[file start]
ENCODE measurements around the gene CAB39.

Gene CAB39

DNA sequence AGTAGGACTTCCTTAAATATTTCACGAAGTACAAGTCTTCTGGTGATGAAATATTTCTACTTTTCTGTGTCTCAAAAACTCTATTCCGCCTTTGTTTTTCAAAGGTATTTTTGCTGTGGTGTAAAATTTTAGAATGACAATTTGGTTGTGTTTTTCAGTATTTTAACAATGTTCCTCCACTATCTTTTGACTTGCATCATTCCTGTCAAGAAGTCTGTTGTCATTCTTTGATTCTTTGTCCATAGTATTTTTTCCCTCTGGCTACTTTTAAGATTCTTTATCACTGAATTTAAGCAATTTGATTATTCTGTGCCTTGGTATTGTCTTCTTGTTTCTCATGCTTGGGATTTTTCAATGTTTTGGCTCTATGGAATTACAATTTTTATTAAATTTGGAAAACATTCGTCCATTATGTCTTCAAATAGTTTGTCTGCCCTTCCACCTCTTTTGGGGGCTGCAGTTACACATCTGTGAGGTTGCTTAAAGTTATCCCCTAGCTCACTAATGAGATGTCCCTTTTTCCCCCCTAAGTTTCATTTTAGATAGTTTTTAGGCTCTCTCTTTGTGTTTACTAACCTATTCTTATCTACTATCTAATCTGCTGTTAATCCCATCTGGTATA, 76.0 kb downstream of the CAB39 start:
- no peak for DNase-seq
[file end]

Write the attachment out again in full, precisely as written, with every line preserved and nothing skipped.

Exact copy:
ENCODE measurements around the gene CAB39.

Gene CAB39

DNA sequence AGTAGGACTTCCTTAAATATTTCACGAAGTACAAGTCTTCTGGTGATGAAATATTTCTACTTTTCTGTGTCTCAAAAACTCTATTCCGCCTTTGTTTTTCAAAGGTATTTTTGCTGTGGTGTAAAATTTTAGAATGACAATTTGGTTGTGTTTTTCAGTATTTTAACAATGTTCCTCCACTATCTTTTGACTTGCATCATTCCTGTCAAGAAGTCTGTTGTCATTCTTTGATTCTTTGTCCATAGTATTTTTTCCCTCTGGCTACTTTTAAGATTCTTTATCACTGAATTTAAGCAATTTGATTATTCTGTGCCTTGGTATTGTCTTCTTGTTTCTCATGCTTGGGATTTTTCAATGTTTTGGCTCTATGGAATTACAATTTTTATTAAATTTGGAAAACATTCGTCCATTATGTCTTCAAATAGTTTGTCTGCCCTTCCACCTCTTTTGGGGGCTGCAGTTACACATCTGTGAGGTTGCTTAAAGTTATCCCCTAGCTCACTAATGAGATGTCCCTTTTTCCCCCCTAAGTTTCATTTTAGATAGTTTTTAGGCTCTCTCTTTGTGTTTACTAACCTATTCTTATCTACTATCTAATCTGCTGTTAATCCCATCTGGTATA, 76.0 kb downstream of the CAB39 start:
- no peak for DNase-seq